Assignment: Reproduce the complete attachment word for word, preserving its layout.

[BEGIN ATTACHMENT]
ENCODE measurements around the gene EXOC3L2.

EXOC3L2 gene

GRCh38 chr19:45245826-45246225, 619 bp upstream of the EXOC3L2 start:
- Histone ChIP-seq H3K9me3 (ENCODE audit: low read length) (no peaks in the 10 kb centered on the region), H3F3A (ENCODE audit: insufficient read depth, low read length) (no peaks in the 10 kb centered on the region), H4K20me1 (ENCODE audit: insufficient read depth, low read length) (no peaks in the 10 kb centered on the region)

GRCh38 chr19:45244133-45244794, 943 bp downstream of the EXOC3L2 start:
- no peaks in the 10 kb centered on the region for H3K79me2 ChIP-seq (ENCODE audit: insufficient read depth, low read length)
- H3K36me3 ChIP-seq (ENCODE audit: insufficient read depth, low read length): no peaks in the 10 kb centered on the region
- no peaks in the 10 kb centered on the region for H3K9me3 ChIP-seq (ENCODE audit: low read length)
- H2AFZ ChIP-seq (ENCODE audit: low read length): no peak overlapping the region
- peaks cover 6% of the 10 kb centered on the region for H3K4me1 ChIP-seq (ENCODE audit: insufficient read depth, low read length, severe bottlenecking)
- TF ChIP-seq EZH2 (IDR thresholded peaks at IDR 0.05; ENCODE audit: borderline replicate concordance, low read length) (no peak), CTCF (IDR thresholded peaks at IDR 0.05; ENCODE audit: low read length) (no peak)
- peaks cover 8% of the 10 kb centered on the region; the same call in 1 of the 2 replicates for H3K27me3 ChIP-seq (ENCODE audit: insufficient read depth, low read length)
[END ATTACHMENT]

ENCODE measurements around the gene EXOC3L2.

EXOC3L2 gene

GRCh38 chr19:45245826-45246225, 619 bp upstream of the EXOC3L2 start:
- Histone ChIP-seq H3K9me3 (ENCODE audit: low read length) (no peaks in the 10 kb centered on the region), H3F3A (ENCODE audit: insufficient read depth, low read length) (no peaks in the 10 kb centered on the region), H4K20me1 (ENCODE audit: insufficient read depth, low read length) (no peaks in the 10 kb centered on the region)

GRCh38 chr19:45244133-45244794, 943 bp downstream of the EXOC3L2 start:
- no peaks in the 10 kb centered on the region for H3K79me2 ChIP-seq (ENCODE audit: insufficient read depth, low read length)
- H3K36me3 ChIP-seq (ENCODE audit: insufficient read depth, low read length): no peaks in the 10 kb centered on the region
- no peaks in the 10 kb centered on the region for H3K9me3 ChIP-seq (ENCODE audit: low read length)
- H2AFZ ChIP-seq (ENCODE audit: low read length): no peak overlapping the region
- peaks cover 6% of the 10 kb centered on the region for H3K4me1 ChIP-seq (ENCODE audit: insufficient read depth, low read length, severe bottlenecking)
- TF ChIP-seq EZH2 (IDR thresholded peaks at IDR 0.05; ENCODE audit: borderline replicate concordance, low read length) (no peak), CTCF (IDR thresholded peaks at IDR 0.05; ENCODE audit: low read length) (no peak)
- peaks cover 8% of the 10 kb centered on the region; the same call in 1 of the 2 replicates for H3K27me3 ChIP-seq (ENCODE audit: insufficient read depth, low read length)